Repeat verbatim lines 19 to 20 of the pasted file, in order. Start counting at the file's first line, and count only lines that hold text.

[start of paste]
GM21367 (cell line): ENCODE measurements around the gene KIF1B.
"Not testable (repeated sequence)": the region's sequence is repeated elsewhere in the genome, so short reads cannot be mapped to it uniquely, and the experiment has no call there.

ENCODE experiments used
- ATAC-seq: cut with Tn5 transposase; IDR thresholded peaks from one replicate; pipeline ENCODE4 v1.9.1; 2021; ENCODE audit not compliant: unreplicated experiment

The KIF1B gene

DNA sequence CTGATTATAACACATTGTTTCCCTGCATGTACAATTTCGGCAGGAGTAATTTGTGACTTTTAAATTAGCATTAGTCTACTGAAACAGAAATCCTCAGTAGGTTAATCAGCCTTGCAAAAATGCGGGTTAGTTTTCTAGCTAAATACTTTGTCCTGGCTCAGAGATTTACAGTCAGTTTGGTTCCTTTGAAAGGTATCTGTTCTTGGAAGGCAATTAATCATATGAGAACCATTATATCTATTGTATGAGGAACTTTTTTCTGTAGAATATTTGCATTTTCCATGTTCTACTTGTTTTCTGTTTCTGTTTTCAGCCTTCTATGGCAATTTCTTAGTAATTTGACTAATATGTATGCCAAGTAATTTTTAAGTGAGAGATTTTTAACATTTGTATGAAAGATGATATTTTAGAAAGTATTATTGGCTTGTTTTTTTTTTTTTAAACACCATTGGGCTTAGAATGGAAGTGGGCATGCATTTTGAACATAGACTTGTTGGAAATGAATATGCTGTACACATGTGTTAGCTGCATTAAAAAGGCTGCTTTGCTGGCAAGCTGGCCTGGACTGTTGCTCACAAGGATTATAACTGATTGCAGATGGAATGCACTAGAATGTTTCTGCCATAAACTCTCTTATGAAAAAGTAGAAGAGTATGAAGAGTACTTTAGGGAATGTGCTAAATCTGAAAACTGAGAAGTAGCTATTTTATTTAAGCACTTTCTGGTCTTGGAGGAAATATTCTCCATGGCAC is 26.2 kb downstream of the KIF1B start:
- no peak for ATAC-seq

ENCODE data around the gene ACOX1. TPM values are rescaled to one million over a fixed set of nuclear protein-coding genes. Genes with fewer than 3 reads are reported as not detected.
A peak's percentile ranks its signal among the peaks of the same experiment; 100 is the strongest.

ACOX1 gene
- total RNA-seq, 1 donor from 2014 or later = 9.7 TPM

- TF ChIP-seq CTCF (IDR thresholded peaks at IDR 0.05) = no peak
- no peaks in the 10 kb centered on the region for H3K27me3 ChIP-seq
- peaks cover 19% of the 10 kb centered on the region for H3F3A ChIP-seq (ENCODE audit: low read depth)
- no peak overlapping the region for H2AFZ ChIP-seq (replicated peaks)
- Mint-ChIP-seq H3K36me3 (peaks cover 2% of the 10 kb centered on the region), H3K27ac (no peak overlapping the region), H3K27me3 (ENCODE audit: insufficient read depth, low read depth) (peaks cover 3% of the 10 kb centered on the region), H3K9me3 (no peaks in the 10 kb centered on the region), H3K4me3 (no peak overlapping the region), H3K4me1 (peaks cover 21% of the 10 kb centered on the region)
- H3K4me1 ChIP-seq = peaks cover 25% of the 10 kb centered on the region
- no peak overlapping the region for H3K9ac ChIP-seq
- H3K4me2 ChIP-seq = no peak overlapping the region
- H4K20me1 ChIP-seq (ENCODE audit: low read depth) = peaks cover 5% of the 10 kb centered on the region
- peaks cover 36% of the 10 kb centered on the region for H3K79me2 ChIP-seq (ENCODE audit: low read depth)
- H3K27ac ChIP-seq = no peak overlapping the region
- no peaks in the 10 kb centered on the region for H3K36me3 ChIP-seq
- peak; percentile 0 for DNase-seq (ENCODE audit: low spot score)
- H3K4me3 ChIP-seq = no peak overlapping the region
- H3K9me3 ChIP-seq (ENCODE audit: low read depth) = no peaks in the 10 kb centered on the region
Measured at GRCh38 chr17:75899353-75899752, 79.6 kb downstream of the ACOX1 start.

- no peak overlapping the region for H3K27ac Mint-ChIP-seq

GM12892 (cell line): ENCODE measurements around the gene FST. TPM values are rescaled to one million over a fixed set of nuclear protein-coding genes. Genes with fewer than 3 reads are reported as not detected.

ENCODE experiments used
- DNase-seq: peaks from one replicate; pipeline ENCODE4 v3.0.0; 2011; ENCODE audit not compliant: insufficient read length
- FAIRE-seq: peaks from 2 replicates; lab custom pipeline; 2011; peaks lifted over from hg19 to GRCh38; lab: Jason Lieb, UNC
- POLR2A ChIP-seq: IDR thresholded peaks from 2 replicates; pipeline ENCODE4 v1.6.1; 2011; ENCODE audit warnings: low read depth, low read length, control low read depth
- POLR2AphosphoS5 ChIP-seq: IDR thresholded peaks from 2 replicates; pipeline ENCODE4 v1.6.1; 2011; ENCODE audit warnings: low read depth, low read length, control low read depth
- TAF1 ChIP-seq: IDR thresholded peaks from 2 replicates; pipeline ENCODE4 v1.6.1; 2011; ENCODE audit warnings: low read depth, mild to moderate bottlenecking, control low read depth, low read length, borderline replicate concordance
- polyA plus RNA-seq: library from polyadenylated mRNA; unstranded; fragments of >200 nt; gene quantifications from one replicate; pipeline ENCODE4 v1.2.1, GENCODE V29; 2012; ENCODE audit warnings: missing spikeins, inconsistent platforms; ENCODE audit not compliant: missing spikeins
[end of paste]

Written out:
- H3K4me2 ChIP-seq = no peak overlapping the region
- H4K20me1 ChIP-seq (ENCODE audit: low read depth) = peaks cover 5% of the 10 kb centered on the region